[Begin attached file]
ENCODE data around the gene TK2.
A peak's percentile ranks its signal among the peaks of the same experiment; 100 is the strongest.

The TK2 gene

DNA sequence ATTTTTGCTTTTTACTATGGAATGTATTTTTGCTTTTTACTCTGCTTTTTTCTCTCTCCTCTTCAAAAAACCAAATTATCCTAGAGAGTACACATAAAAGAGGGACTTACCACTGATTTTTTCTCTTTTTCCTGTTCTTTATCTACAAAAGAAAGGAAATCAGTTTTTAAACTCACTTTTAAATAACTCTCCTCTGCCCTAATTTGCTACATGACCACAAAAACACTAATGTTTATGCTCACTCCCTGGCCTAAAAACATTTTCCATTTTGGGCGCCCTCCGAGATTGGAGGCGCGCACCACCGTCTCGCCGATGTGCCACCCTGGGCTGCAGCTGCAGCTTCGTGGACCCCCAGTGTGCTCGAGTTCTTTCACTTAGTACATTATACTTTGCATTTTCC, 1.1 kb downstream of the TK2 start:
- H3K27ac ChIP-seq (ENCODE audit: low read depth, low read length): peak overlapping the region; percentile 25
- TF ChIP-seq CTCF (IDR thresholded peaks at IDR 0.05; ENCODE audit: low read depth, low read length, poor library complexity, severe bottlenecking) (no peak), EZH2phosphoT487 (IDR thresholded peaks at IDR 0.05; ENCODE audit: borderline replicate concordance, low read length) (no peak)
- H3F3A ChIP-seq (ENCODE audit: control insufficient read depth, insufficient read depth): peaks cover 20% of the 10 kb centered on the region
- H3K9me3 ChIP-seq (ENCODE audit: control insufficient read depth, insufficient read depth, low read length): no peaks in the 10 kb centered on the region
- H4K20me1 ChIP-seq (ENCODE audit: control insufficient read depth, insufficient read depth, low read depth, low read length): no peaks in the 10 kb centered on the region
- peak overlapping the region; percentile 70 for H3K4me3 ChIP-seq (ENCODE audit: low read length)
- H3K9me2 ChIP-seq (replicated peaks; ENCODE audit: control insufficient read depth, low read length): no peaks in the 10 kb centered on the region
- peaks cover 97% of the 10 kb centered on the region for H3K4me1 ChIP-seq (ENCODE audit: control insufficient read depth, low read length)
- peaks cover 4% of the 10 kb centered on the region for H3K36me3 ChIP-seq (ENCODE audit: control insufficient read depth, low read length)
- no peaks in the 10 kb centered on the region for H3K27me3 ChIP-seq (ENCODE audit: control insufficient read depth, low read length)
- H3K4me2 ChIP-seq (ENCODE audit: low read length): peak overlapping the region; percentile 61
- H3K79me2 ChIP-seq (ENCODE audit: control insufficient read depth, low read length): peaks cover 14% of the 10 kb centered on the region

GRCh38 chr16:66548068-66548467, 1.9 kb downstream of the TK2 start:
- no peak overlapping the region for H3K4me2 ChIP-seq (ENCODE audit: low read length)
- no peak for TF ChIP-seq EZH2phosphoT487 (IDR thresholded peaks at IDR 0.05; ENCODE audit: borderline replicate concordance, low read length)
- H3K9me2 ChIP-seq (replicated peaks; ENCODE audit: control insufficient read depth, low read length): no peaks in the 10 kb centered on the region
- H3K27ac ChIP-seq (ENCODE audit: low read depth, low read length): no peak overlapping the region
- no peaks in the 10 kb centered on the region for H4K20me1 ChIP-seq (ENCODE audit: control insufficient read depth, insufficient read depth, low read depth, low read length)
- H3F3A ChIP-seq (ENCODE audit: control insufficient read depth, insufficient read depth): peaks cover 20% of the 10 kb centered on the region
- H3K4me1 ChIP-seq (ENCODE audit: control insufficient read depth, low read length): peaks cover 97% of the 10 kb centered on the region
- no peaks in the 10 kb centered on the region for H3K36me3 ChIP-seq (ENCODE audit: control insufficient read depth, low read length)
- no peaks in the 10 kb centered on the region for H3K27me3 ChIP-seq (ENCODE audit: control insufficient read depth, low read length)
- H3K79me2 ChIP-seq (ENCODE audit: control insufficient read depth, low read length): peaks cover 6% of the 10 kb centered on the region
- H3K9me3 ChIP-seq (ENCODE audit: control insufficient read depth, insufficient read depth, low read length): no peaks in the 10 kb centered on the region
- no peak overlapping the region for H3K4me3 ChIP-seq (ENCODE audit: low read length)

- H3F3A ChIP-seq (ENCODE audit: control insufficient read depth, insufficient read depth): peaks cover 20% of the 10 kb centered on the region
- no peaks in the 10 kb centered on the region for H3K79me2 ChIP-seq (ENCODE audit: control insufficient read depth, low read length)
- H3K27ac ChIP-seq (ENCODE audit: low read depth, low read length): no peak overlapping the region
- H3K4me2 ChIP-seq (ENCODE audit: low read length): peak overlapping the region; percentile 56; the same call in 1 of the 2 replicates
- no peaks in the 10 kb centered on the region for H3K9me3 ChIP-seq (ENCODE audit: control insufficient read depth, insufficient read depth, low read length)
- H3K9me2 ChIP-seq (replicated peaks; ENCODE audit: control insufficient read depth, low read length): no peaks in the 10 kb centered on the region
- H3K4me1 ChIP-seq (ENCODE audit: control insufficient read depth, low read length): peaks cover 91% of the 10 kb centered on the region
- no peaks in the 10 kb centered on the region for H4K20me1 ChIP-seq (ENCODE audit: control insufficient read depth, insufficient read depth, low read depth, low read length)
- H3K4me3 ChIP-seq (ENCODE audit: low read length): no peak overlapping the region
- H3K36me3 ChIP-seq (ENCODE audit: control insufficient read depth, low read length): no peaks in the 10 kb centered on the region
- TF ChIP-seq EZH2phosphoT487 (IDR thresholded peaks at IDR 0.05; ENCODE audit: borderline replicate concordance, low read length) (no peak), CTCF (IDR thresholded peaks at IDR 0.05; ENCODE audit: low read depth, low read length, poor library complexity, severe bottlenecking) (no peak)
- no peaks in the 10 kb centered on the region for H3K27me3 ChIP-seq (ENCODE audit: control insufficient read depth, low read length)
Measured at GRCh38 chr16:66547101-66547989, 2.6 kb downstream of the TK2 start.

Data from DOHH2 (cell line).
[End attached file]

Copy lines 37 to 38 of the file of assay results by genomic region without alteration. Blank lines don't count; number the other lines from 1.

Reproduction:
- no peaks in the 10 kb centered on the region for H4K20me1 ChIP-seq (ENCODE audit: control insufficient read depth, insufficient read depth, low read depth, low read length)
- H3K4me3 ChIP-seq (ENCODE audit: low read length): no peak overlapping the region